MO: I collected cards with my grandma starting in 1986. We were chasing Jose Canseco Donruss Rated Rookie cards. She was a hardcore collector — dolls, Beanie Babies, etc. But with me, she would open boxes of cards. Back in the junk-wax era, she would just buy boxes of cards and stash ‘em away, thinking they’d be worth money in the future. They weren’t. If she were alive, I imagine she’d be surprised how all this turned out. Good thing is, I think about her every time we put out a new episode.
JFJ: Is there a particular player you have been wanting to do the show with?
MO: There are two huge names that shouldn’t be too much of a surprise: Ken Griffey Jr. and Barry Bonds. We’ve tried and failed in getting both of them as guests, but we’ll keep trying. I have two packs of the famous 1989 Upper Deck waiting for Griffey if he ever says yes.
JFJ: What is the coolest moment that has happened on the show?
MO: One of my faves was when Pedro Martinez got his brother Ramon. Bernie Williams is the only person to ever get his own card, which is cool, but I felt like Pedro getting Ramon was even better. The joy on his face when he pulled his brother out of a pack of cards was pretty damn cool.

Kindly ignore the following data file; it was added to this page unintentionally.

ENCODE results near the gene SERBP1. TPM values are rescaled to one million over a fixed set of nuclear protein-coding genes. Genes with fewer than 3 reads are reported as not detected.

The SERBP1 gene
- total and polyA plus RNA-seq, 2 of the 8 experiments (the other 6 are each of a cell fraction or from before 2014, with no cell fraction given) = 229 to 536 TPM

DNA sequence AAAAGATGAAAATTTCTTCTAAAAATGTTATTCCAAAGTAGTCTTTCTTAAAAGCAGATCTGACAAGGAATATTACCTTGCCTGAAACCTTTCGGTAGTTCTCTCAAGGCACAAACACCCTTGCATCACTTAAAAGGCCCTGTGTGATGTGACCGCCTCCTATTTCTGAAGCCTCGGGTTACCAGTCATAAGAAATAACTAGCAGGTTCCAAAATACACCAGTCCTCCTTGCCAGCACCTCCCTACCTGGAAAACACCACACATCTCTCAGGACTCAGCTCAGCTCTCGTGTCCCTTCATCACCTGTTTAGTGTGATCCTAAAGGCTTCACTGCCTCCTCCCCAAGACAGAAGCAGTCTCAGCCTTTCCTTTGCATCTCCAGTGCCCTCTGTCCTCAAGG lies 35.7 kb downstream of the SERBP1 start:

We also got a great Lee Smith story out of Pedro when he agreed to trade me his brother. In general, I just love the unexpected places the cards can take you. In the Felipe Alou episode, he pulled an Andy Pafko card. Andy Pafko is probably not a guy you would normally ask Felipe about, but when he saw Andy Pafko, it reminded him of his brothers playing baseball back in the Dominican Republic and pretending to be Andy Pafko.
Those kinds of gems are why I love the show.
JFJ: This year, you’re one of the special insert cards in the Topps Allen and Ginter pack. How did that happen?